Regine Lai


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CantoMap: a Hong Kong Cantonese MapTask Corpus
Grégoire Winterstein | Carmen Tang | Regine Lai
Proceedings of the Twelfth Language Resources and Evaluation Conference

This work reports on the construction of a corpus of connected spoken Hong Kong Cantonese. The corpus aims at providing an additional resource for the study of modern (Hong Kong) Cantonese and also involves several controlled elicitation tasks which will serve different projects related to the phonology and semantics of Cantonese. The word-segmented corpus offers recordings, phonemic transcription, and Chinese characters transcription. The corpus contains a total of 768 minutes of recordings and transcripts of forty speakers. All the audio material has been aligned at utterance level with the transcriptions, using the ELAN transcription and annotation tool. The controlled elicitation task was based on the design of HCRC MapTask corpus (Anderson et al., 1991), in which participants had to communicate using solely verbal means as eye contact was restricted. In this paper, we outline the design of the maps and their landmarks and the basic segmentation principles of the data and various transcription conventions we adopted. We also compare the contents of Cantomap to those of comparable Cantonese corpora.

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Cifu: a Frequency Lexicon of Hong Kong Cantonese
Regine Lai | Grégoire Winterstein
Proceedings of the Twelfth Language Resources and Evaluation Conference

This paper introduces Cifu, a lexical database for Hong Kong Cantonese (HKC) that offers phonological and orthographic information, frequency measures, and lexical neighborhood information for lexical items in HKC. Cifu is of use for NLP applications and the design and analysis of psycholinguistics experiments on HKC. We elaborate on the characteristics and challenges specific to HKC that were relevant in the design of Cifu. This includes lexical, orthographic and phonological aspects of HKC, word segmentation issues, the place of HKC in written media, and the availability of data. We discuss the measure of Neighborhood Density (ND), highlighting how the analytic nature of Cantonese and its writing system affect that measure. We justify using six different variations of ND, based on the possibility of inserting or deleting phonemes when searching for neighbors and on the choice of data for retrieving frequencies. Statistics about the four genres (written, adult spoken, children spoken and child-directed) within the dataset are discussed. We find that the lexical diversity of the child-directed speech genre is particularly low, compared to a size-matched written corpus. The correlations of word frequencies of different genres are all high, but in generally decrease as word length increases.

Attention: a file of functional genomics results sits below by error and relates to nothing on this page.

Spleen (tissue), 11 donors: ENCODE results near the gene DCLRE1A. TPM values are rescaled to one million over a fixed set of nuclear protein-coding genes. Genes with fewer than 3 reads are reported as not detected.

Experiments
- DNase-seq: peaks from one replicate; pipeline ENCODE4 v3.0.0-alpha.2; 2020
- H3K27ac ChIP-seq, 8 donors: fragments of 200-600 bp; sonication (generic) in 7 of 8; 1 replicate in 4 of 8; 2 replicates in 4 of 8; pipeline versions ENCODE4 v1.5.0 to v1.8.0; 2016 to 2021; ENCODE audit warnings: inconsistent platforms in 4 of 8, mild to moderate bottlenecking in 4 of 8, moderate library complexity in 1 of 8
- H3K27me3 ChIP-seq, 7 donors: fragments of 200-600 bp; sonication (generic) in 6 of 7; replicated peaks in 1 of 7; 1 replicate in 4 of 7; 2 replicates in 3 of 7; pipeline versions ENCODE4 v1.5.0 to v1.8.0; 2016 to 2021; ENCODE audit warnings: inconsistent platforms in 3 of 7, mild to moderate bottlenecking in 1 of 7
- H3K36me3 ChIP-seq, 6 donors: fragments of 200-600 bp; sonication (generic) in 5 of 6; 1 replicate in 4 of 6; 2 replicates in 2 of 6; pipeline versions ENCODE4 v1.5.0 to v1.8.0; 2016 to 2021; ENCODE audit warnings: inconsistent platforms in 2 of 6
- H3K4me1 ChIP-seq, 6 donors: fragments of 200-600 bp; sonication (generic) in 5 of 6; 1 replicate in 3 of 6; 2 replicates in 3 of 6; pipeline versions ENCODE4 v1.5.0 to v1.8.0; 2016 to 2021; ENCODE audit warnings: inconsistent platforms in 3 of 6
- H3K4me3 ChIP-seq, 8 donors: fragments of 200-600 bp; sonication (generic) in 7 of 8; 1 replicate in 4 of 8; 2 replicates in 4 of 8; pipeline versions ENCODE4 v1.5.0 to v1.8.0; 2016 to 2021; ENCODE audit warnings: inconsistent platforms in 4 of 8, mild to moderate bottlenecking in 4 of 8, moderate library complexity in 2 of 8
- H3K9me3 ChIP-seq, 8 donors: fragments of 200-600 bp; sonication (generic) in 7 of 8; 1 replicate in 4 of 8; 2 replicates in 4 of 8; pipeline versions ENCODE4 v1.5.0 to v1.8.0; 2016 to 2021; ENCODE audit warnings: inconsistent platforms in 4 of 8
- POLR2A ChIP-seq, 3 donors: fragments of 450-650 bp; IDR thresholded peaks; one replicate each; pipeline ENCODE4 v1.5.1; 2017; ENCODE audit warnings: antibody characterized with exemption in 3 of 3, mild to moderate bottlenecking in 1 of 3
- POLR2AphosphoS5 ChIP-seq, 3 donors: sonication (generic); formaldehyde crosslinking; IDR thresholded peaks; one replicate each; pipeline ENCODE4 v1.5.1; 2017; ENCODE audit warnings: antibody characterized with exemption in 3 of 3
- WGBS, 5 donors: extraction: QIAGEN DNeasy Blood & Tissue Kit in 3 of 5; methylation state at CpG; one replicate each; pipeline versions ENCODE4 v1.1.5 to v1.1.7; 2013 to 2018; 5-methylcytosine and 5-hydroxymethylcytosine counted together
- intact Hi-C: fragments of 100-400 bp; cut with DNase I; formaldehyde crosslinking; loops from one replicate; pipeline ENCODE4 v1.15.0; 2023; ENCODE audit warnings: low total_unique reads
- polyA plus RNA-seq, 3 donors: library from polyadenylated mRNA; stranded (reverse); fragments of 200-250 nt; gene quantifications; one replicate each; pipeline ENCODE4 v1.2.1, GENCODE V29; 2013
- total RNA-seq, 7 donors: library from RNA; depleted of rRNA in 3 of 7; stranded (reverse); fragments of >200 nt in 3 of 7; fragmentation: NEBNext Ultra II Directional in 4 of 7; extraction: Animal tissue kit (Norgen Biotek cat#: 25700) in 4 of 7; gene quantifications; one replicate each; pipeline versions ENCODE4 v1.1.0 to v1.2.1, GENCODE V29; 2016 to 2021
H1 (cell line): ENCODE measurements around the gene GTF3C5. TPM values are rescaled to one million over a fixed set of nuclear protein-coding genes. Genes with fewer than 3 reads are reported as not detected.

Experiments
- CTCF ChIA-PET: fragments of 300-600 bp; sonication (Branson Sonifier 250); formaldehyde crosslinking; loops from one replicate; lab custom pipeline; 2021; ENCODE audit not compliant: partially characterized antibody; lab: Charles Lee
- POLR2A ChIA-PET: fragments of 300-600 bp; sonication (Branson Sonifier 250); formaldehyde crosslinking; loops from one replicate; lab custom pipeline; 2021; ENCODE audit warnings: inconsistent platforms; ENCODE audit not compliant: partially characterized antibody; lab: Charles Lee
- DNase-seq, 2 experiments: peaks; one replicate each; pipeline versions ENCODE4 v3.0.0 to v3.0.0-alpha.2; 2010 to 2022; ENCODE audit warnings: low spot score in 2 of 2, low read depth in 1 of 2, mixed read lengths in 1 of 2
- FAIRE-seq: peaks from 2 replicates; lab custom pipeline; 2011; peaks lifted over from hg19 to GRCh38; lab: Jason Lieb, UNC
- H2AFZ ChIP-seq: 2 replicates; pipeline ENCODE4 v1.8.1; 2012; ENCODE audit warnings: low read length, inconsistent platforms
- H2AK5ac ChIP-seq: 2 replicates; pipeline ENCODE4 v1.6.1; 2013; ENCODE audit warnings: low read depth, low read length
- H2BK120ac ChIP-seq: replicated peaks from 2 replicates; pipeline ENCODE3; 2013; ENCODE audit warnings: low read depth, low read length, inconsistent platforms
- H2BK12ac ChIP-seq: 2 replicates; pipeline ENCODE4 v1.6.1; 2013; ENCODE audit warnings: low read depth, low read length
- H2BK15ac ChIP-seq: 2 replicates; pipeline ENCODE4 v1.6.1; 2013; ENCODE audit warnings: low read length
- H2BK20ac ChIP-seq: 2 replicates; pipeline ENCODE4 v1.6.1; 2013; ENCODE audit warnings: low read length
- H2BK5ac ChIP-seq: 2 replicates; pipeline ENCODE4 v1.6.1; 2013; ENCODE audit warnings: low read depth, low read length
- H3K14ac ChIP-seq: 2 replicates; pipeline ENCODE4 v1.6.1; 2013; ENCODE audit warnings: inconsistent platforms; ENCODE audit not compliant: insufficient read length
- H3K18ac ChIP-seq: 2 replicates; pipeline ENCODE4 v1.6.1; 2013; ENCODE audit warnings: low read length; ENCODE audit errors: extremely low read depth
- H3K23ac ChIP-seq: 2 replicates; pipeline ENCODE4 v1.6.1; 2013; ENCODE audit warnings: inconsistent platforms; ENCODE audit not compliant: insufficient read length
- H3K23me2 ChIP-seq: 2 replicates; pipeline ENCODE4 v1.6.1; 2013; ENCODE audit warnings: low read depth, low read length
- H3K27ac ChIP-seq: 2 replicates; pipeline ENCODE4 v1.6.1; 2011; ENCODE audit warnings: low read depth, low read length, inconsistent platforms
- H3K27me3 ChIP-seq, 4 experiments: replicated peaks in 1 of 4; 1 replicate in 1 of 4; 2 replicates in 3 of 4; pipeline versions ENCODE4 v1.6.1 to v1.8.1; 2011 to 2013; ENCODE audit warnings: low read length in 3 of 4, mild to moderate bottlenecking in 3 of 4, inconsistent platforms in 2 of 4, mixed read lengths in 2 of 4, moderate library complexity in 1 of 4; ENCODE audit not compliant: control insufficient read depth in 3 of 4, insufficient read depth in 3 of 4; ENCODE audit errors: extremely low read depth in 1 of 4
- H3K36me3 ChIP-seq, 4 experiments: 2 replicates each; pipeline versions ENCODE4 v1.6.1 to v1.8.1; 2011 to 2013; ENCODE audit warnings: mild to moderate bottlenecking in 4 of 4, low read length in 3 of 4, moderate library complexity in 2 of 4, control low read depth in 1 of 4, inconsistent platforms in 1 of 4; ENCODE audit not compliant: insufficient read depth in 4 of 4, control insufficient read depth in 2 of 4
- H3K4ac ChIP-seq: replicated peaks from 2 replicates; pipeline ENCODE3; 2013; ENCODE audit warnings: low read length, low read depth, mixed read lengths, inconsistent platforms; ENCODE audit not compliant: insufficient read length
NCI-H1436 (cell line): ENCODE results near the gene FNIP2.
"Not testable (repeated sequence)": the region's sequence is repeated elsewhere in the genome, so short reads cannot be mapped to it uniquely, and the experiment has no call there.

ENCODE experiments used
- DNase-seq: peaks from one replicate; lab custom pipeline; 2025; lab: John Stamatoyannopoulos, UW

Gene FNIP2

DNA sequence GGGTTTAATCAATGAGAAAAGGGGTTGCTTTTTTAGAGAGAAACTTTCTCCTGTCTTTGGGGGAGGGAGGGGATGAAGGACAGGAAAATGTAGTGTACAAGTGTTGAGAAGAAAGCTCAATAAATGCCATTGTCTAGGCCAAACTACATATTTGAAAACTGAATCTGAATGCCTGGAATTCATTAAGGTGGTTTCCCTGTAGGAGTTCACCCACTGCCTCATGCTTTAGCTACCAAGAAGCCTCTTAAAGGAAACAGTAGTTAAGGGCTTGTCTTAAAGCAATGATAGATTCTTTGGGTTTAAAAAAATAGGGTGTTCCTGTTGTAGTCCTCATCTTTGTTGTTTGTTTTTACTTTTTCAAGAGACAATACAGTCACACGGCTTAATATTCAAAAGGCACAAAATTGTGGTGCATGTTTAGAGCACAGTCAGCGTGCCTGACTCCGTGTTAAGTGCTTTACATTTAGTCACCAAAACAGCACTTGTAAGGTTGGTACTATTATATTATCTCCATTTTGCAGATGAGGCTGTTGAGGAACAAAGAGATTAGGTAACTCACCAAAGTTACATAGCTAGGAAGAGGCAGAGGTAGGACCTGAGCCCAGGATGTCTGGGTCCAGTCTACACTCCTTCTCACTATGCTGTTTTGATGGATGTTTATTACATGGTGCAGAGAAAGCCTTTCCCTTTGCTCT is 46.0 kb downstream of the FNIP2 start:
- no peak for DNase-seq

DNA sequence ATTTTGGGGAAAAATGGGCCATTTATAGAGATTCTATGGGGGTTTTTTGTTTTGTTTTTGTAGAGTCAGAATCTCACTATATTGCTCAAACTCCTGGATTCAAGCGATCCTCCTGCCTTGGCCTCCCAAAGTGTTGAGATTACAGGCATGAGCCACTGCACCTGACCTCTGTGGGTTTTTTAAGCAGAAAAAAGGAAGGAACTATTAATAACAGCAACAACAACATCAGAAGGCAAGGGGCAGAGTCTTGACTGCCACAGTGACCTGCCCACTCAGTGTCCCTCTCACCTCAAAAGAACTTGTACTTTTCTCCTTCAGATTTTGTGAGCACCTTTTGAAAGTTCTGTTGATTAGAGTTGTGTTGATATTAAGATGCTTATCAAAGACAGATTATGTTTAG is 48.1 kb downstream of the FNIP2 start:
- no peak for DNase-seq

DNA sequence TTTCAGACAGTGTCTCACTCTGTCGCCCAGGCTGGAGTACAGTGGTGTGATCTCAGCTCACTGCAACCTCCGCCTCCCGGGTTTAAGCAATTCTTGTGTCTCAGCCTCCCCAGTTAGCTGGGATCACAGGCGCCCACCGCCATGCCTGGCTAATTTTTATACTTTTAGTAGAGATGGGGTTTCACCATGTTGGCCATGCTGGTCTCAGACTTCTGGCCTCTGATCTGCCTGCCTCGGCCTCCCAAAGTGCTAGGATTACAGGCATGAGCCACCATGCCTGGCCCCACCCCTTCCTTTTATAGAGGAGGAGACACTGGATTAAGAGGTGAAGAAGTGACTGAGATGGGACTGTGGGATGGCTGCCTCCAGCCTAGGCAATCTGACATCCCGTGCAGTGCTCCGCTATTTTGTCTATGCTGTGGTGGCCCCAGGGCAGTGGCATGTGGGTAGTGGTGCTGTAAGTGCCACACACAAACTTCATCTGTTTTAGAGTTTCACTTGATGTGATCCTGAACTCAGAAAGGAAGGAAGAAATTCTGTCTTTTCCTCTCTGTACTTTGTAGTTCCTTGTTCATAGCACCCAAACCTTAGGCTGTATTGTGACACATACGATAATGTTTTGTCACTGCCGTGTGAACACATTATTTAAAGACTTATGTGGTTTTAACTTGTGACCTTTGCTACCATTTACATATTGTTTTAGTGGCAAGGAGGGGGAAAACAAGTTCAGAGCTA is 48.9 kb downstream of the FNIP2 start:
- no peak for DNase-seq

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Vowel Harmony and Subsequentiality
Jeffrey Heinz | Regine Lai
Proceedings of the 13th Meeting on the Mathematics of Language (MoL 13)